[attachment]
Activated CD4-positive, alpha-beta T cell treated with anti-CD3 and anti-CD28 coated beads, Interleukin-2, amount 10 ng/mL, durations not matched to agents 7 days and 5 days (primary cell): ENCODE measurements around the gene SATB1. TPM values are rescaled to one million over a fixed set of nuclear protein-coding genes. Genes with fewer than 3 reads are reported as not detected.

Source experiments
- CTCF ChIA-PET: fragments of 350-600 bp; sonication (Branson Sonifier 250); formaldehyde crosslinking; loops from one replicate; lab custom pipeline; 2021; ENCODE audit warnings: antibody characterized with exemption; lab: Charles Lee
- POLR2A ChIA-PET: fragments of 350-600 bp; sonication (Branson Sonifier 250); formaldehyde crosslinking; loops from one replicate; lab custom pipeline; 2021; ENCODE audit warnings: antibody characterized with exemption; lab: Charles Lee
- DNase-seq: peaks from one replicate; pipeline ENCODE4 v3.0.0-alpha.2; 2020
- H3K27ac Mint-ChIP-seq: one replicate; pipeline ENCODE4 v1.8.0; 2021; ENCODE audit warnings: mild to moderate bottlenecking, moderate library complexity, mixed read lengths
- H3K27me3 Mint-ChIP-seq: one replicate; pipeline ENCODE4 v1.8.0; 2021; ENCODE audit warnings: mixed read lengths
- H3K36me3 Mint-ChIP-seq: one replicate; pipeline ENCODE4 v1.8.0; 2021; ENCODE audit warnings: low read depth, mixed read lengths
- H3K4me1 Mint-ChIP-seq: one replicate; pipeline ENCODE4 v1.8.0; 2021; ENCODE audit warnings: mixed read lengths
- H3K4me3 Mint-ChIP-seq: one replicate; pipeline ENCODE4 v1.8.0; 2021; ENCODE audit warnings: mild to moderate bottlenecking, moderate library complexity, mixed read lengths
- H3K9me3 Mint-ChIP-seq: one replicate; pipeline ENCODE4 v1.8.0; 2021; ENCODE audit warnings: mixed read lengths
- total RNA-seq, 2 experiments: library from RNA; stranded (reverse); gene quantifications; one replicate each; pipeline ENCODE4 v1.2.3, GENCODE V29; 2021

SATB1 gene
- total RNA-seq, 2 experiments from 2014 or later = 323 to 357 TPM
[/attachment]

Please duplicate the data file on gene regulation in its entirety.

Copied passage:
Activated CD4-positive, alpha-beta T cell treated with anti-CD3 and anti-CD28 coated beads, Interleukin-2, amount 10 ng/mL, durations not matched to agents 7 days and 5 days (primary cell): ENCODE measurements around the gene SATB1. TPM values are rescaled to one million over a fixed set of nuclear protein-coding genes. Genes with fewer than 3 reads are reported as not detected.

Source experiments
- CTCF ChIA-PET: fragments of 350-600 bp; sonication (Branson Sonifier 250); formaldehyde crosslinking; loops from one replicate; lab custom pipeline; 2021; ENCODE audit warnings: antibody characterized with exemption; lab: Charles Lee
- POLR2A ChIA-PET: fragments of 350-600 bp; sonication (Branson Sonifier 250); formaldehyde crosslinking; loops from one replicate; lab custom pipeline; 2021; ENCODE audit warnings: antibody characterized with exemption; lab: Charles Lee
- DNase-seq: peaks from one replicate; pipeline ENCODE4 v3.0.0-alpha.2; 2020
- H3K27ac Mint-ChIP-seq: one replicate; pipeline ENCODE4 v1.8.0; 2021; ENCODE audit warnings: mild to moderate bottlenecking, moderate library complexity, mixed read lengths
- H3K27me3 Mint-ChIP-seq: one replicate; pipeline ENCODE4 v1.8.0; 2021; ENCODE audit warnings: mixed read lengths
- H3K36me3 Mint-ChIP-seq: one replicate; pipeline ENCODE4 v1.8.0; 2021; ENCODE audit warnings: low read depth, mixed read lengths
- H3K4me1 Mint-ChIP-seq: one replicate; pipeline ENCODE4 v1.8.0; 2021; ENCODE audit warnings: mixed read lengths
- H3K4me3 Mint-ChIP-seq: one replicate; pipeline ENCODE4 v1.8.0; 2021; ENCODE audit warnings: mild to moderate bottlenecking, moderate library complexity, mixed read lengths
- H3K9me3 Mint-ChIP-seq: one replicate; pipeline ENCODE4 v1.8.0; 2021; ENCODE audit warnings: mixed read lengths
- total RNA-seq, 2 experiments: library from RNA; stranded (reverse); gene quantifications; one replicate each; pipeline ENCODE4 v1.2.3, GENCODE V29; 2021

SATB1 gene
- total RNA-seq, 2 experiments from 2014 or later = 323 to 357 TPM